Saturday, May 14, 2011

Goodnight and Have a Pleasant Tomorrow

"Hello, hello, hello, hello - goodbye, goodbye, goodbye, goodbye - that's all there is..." A dear friend is on a kick of collecting great lines from songs. And I think this one makes my list. Do you know who said it?

Mark Kurlansky's got a book out called Edible Stories. Each of the pieces is named for and focuses on one food. See if you can guess the name of the story that starts this way:

It was a small religious community. A few statistics tell a great deal.

Families that are paying members of the community: 130
Families that regularly attend High Holiday services: 130
Families that regularly attend Shabbat morning: 80
Families that regularly attend Shabbat morning when cholent is served afterward: 190

I'm in the middle of a short story from this week's New Yorker. it's called The cat's Table. it's from an upcoming book and it's about a boy travelling long distance on a ship, alone. He's seated with people he doesn't know and one of them - an adult - comments that they were all placed at "the cat's table." She explains that they are on the opposite end of the room of the honorable spot of the captain's table, the spot she dubs "the cat's table." Clever.

The New Yorker also has a great poem by Sherman Alexie, which you can read here.

Speaking of great poems (and also a great presentation, which we weren't speaking about, but it's true). Try this:

It's a topic I'm fascinated by: questions. If you've visited here over the years you know that I return to questions regularly, sometimes posting exclusively in that format. What do you think about that?

I'm also thinking a lot lately about weight and health. And this poem by the same author, Taylor Mali, is up my alley (now I just have to get it in my heart):

I had a fantastic talk recently with a friend who is a professor of Hebrew literature. It is out belief that Torah is poetry. Like any written word it can not be a replica of a moment, but rather must be an interpretation. The style, though, is clearly a poetic rather than a prosaic one. it's no surprise that the Torah refers to itself as a shirah. My friend gave the example of G-d's response to kayin's act of murder: Kol dmei achichah tzoakim..." He doesn't speak immediately of punishment or guilt put presents a poetic coda. Earth absorbs liquid, it disappears - but no, no, G-d says - this blood is constantly calling out from inside the ground. Blood doesn't usually scream, but here it is personified as shouting forever. My friend accepts the poetic pshat that kol in this case is not a noun but a verb. It means, "Listen, your brothers bloods scream from within the earth." If it was a noun, it is singular and then it should be matched with the singular verb tzo'ek (although some argue that a singular verb can sometimes have an extra mem).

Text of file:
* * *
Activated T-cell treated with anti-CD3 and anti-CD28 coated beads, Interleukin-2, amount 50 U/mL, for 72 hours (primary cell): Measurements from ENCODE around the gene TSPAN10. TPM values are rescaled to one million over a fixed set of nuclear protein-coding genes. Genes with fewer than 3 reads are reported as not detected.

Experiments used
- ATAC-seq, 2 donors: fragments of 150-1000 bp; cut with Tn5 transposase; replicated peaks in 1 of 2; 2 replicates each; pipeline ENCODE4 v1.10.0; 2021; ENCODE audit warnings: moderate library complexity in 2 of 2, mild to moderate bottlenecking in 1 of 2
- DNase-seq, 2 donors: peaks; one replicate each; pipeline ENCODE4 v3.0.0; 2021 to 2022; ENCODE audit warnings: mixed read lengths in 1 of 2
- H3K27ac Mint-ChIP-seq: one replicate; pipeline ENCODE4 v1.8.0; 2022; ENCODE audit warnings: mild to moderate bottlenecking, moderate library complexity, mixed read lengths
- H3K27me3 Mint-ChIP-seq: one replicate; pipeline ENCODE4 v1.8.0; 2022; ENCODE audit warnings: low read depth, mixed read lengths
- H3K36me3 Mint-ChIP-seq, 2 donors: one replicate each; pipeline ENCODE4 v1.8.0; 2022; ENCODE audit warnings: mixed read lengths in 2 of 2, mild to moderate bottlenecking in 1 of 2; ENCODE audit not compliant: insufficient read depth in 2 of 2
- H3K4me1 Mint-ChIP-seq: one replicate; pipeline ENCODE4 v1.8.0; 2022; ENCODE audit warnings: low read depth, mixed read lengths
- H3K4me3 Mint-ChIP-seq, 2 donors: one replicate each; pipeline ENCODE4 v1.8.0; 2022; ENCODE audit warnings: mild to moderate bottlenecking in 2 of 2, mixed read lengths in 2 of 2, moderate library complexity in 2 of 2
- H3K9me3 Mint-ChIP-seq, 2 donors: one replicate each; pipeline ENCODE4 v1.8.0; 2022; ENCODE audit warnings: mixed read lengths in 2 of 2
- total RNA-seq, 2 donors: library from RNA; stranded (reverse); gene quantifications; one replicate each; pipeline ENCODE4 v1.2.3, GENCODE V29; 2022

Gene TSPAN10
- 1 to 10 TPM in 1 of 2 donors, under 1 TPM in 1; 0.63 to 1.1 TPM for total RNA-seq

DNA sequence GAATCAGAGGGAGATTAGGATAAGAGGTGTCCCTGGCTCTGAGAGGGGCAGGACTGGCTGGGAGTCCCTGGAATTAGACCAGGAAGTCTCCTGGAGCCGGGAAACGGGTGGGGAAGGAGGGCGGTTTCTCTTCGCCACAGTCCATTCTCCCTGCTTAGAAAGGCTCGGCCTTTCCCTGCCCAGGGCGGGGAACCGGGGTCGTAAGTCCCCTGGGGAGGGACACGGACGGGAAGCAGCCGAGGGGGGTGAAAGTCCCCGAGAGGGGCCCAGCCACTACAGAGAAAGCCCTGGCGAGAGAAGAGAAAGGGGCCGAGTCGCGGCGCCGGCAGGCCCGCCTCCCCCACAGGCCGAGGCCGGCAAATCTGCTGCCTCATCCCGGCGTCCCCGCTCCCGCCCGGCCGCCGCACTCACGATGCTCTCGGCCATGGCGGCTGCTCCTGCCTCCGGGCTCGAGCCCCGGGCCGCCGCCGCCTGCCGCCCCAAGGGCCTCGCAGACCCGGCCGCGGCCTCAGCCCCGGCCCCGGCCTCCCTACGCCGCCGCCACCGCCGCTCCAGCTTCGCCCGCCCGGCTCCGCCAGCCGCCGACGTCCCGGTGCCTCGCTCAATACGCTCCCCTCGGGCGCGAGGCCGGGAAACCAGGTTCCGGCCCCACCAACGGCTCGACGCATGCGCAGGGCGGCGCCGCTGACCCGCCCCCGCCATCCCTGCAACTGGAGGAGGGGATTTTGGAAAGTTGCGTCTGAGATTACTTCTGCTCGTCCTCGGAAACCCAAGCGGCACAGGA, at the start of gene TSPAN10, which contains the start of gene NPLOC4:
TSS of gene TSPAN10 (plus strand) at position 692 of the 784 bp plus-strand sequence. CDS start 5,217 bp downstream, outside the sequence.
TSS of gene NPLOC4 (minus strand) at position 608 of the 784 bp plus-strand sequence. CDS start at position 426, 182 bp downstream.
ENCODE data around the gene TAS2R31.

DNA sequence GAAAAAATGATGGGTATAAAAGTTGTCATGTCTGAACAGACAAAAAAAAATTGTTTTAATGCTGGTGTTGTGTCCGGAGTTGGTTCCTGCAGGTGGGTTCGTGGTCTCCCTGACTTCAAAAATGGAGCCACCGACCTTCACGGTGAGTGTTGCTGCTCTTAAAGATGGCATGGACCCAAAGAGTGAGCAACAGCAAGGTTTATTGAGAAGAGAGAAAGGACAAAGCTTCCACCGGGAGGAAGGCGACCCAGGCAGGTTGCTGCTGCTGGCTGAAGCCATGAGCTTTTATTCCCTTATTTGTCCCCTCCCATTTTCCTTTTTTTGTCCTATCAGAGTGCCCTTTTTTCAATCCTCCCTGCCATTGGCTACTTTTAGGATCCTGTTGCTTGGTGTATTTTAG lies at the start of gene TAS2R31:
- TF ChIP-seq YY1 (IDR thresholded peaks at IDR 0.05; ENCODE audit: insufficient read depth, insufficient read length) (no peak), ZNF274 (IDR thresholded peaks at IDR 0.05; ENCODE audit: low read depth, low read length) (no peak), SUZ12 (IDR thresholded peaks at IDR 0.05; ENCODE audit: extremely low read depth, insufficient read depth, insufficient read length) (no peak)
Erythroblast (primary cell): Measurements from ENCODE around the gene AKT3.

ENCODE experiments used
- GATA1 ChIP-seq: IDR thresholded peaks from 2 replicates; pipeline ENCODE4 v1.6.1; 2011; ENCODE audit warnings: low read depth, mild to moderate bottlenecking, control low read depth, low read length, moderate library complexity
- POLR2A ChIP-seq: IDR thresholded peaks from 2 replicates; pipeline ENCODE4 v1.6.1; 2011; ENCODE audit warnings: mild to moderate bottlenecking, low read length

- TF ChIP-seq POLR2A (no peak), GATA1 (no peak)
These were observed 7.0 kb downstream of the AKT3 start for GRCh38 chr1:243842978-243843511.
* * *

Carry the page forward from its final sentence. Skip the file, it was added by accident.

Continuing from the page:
Headlines that I can't write the feature for right now: A story about Heschel's father and his developmentally disabled assistant becoming upset, the idea that the Torah itself is midrashic, the chutzpah of the title of Heschel's first ever published book, my walk through the neighborhood I grew up in where cozy little one floor ranches that all looked alike are being replaced by big two story shmancy houses that all look alike (care to sing?) (only lyrics provided due to Omer).

I did two things this Shabbos that aren't usually considered realistic in this rough "real" world; I went home again and I took a walk in the park. I visited my old bus stop. When you're an elementary school kid 3 blocks is a long way to be walking at 7ish A.M. And the the social tension of the stop wait and the ride itself - don't me started. I tense up, remembering.

Pretty chirping birds and trees that sing as well
Always lovely, any season, any time of any day
Reality, an awesome concept awaits in your local park
Kindness is easier after a walk in the park

Pleasant tomorrows
Wished to me by Chevy Chase
I liked his goodnights
When his glibness moved aside
Momentarily sincere


Blogger Anne D said...

Neil, the Sherman Alexie link didn't work for me.

May 17, 2011 at 11:44 AM  
Blogger rabbi neil fleischmann said...

Until recently all the links to it were via the New Yorker and I think there are issues of getting their stuff. Thankfully yesterday someone put it on their blog that features poems well suited for the contemporary classroom.

The link should now take you there

May 17, 2011 at 3:27 PM  

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